It’s the middle of exam season. Students across the country are busy procrastinating on the internet and worrying about the imminent doom that seems headed their way should they not get their act together; only they’re not.

My university seems incredibly intent on “managing” and “reducing” stress among its students. My university email’s inbox is filled with spam regarding certain talks about how to manage stress and taking time to yourself with very little of anything else. It really solidifies the feeling that, above all, the university doesn’t care about what we’re learning.

I’m 20. This is my second year of university. I do maths, which is, arguably, one of the most difficult subjects to take and, considering that it is almost entirely based on exams, I should be feeling a lot more stressed than I am, at least according to my university. Instead I am feeling relatively confident in my abilities and I find myself capable, if I have had a bad day or if I have done poorly in an exam, to brush myself down and conclude that the dawn will come, regardless of how I have fared in my test. In reality, I also feel that those days are few and far between for me and, all-in-all, my exams have gone pretty well thus far.

I feel that people in my position should also be able to take this stance and should be capable of dealing with stress. In fact, what I want from the university is more talks on the best revision strategies. I just find myself incapable of understanding the mentality of invalids who require two or three different talks or sessions on dealing with stress per week. If they’re like that then they probably shouldn’t be at university, they should be doing something menial that requires no level of responsibility or investment from them whatsoever.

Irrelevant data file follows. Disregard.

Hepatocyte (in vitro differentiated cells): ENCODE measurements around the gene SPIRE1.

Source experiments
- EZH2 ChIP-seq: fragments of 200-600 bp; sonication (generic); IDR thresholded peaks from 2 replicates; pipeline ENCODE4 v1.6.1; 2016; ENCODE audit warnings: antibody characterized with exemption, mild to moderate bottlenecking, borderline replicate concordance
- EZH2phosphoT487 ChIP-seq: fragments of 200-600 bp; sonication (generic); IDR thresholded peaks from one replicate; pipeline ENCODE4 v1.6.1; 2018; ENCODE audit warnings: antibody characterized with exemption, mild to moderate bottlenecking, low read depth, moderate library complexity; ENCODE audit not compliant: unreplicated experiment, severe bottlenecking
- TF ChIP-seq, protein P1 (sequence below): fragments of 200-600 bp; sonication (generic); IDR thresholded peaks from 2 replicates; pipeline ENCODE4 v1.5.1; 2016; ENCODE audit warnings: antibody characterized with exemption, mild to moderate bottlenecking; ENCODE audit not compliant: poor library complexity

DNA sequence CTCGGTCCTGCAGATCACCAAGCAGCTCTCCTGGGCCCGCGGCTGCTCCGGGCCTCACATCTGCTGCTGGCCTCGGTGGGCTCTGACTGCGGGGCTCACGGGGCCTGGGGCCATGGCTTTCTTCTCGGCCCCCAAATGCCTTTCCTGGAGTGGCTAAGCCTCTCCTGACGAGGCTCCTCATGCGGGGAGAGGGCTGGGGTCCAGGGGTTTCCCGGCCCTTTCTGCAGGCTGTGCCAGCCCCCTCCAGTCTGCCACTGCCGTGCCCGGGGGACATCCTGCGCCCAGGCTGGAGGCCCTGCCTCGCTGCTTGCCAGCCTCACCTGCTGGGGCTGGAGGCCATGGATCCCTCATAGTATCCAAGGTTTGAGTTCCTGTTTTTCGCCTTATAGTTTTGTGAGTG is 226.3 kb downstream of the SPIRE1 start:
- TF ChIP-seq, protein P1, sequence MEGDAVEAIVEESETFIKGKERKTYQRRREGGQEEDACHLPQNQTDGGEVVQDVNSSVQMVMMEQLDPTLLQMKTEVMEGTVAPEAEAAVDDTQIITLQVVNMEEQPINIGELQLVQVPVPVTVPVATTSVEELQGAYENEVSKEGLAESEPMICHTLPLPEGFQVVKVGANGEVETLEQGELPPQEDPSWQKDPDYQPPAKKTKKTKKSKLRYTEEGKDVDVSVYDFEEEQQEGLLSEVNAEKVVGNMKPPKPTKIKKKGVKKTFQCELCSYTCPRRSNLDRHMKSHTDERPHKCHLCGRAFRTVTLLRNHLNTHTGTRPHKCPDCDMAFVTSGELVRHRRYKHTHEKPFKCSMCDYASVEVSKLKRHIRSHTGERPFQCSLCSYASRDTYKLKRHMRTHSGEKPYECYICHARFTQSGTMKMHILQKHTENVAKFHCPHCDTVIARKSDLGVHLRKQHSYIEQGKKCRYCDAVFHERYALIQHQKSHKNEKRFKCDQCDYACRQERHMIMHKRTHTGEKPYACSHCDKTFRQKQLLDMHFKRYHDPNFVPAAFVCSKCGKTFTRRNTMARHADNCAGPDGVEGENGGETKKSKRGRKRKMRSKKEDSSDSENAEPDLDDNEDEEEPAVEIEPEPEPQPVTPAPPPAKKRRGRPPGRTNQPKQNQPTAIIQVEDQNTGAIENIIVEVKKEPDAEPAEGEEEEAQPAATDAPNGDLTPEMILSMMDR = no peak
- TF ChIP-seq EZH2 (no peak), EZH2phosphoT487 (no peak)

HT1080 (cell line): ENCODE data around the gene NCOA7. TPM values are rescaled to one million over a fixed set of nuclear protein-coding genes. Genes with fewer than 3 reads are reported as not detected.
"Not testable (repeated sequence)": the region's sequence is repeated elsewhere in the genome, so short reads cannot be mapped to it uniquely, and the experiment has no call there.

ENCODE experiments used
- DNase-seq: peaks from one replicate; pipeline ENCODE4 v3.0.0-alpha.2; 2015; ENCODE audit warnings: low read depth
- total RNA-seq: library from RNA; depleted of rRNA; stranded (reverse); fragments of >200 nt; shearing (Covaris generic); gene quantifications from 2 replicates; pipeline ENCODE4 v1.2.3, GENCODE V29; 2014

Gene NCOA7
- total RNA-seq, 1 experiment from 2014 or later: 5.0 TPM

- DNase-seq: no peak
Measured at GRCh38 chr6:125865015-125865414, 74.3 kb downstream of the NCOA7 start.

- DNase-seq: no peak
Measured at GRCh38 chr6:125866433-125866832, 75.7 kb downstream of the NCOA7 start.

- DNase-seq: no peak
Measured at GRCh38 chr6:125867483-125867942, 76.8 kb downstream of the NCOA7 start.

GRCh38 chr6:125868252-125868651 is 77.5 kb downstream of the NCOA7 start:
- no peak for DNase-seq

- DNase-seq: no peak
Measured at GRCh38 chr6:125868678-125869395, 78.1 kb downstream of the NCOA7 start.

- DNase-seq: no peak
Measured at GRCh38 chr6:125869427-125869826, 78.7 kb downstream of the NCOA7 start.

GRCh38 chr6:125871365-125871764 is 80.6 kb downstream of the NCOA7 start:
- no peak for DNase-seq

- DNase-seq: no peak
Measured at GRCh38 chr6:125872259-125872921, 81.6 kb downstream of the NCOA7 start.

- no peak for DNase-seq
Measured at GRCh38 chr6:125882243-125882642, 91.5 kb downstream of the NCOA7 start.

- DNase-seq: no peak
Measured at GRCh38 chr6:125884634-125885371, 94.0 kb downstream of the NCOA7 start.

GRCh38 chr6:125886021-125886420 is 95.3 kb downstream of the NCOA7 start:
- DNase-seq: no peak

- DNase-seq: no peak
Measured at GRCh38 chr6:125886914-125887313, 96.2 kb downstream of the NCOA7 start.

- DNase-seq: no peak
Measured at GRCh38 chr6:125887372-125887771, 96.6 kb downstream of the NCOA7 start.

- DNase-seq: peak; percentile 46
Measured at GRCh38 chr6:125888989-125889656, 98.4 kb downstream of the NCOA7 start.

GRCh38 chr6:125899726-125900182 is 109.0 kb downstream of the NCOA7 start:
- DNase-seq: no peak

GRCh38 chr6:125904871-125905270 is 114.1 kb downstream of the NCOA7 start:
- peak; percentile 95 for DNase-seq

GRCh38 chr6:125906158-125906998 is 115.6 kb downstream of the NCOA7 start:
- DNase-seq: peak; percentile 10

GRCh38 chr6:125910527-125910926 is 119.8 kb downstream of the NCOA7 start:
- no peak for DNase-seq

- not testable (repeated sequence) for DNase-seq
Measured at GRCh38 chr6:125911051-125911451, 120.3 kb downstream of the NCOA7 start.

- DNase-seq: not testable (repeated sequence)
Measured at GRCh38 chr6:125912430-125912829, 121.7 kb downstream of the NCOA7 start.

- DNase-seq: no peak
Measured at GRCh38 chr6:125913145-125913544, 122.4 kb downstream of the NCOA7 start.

Everyone gets stressed and I understand the need for people to learn how to relax, but I feel that university is trying to hide that fact from people. I feel that this way of thinking has a lot in common with the idea of universities creating “safe spaces” for people. Where people can’t have a civilised debate about things like transgender issues or depression because you don’t want to “trigger” someone. People need to learn to deal with it. Not everything in life with sunshine and flowers, at times everyone will need to deal with people who disagree with them and being able to talk about issues and being able to deal with them while knowing you are in a so-called “safe space” is the best way to prepare.

However, maybe this is me talking from some kind of high horse. I realise that I am good with stress and I realise that I am good with exams, so these sessions aren’t aimed at me. I just feel that, pretending that the main worry about exams is how stressed you will feel is the wrong attitude. Once you finish exams and emerge from the other side, whether they have gone well or poorly, you can take time to yourself then. If you’ve tried your best, or even if you have decided along the way that university is not for you, you can decide how to deal with that afterwards, whether that is celebration, preparing for retakes or just taking a break and doing something menial or fun. How stressed you were, once you have your degree or once you’ve taken the next step in your life, will seem trivial and barely worth mentioning because you know it was in aid of something worthwhile.

I have two exams left. My apologies for the lack of updates recently, I will be able to write more once this week is out of the way.


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